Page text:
Mark Akenside

(1721-1770 / England)

Ode Ix: At Study - Poem by Mark Akenside

I.
Whither did my fancy stray?
By what magic drawn away
Have I left my studious theme?
From this philosophic page,
From the problems of the sage,
Wandering thro' a pleasing dream?

II.
'Tis in vain alas! i find,
Much in vain, my zealous mind
Would to learned wisdom's throne
Dedicate each thoughtful hour:
Nature bids a softer power
Claim some minutes for his own.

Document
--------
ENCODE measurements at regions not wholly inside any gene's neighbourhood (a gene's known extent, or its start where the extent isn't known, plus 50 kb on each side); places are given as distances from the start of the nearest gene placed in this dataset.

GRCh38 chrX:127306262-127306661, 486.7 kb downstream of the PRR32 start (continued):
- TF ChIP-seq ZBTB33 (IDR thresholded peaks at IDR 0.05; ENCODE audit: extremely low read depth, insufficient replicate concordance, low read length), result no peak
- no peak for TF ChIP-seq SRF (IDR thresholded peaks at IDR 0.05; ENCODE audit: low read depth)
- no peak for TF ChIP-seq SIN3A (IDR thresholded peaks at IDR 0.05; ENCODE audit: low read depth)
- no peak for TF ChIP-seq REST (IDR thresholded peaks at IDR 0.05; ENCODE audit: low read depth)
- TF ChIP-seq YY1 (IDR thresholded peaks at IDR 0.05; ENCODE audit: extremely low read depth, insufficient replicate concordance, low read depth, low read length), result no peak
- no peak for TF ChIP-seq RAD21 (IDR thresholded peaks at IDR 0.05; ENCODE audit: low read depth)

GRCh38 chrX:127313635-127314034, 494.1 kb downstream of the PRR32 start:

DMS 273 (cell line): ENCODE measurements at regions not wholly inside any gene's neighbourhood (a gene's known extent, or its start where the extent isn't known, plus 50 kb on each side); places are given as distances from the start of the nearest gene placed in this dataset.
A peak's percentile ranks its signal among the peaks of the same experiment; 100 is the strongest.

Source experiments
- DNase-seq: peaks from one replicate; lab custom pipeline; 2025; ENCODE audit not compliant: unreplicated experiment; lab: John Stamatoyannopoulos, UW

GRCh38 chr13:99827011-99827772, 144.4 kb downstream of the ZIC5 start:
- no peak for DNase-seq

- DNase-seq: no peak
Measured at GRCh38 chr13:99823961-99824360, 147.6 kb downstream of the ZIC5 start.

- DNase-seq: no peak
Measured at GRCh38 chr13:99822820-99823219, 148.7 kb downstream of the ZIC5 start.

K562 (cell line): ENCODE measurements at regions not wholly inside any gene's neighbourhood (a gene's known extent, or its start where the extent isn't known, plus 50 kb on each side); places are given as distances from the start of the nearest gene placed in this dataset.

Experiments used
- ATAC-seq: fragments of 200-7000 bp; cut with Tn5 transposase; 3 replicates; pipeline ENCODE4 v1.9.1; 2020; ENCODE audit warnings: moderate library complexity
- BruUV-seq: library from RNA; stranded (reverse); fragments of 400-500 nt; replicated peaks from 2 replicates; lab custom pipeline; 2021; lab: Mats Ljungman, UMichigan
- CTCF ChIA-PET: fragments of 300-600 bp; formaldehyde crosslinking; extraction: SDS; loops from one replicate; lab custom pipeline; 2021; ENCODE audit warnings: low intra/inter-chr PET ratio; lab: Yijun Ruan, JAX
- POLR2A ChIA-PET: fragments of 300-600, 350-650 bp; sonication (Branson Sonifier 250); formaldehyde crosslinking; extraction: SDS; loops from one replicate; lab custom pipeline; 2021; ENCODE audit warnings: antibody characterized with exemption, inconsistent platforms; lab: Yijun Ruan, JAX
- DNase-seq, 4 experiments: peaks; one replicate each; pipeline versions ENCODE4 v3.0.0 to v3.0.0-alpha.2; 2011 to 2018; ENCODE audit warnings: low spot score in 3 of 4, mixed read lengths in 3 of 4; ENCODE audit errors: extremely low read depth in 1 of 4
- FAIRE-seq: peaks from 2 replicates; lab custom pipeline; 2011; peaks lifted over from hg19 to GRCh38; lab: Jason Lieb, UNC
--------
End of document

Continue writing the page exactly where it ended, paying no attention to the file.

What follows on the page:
III.
Let the busy or the wise
View him with contemptuous eyes;
Love is native to the heart:
Guide its wishes as you will;
Without Love you'll find it still
Void in one essential part.

IV.
Me though no peculiar fair
Touches with a lover's care;
Though the pride of my desire
Asks immortal friendship's name,
Asks the palm of honest fame,
And the old heroic lyre;

V.
Though the day have smoothly gone,
Or to letter'd leisure known,
Or in social duty spent;
Yet at eve my lonely breast
Seeks in vain for perfect rest;
Languishes for true content.


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Poem Submitted: Saturday, April 17, 2010



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